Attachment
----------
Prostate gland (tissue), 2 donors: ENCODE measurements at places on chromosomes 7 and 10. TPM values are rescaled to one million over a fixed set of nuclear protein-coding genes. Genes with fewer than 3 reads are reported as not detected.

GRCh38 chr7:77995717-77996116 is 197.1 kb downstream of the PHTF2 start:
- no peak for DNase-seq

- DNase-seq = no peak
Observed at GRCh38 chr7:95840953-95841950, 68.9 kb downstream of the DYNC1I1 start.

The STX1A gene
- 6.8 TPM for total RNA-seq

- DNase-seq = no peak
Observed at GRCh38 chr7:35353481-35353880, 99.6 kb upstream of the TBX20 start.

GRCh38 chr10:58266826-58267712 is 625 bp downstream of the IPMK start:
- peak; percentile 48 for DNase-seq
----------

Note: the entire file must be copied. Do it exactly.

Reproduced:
Prostate gland (tissue), 2 donors: ENCODE measurements at places on chromosomes 7 and 10. TPM values are rescaled to one million over a fixed set of nuclear protein-coding genes. Genes with fewer than 3 reads are reported as not detected.

GRCh38 chr7:77995717-77996116 is 197.1 kb downstream of the PHTF2 start:
- no peak for DNase-seq

- DNase-seq = no peak
Observed at GRCh38 chr7:95840953-95841950, 68.9 kb downstream of the DYNC1I1 start.

The STX1A gene
- 6.8 TPM for total RNA-seq

- DNase-seq = no peak
Observed at GRCh38 chr7:35353481-35353880, 99.6 kb upstream of the TBX20 start.

GRCh38 chr10:58266826-58267712 is 625 bp downstream of the IPMK start:
- peak; percentile 48 for DNase-seq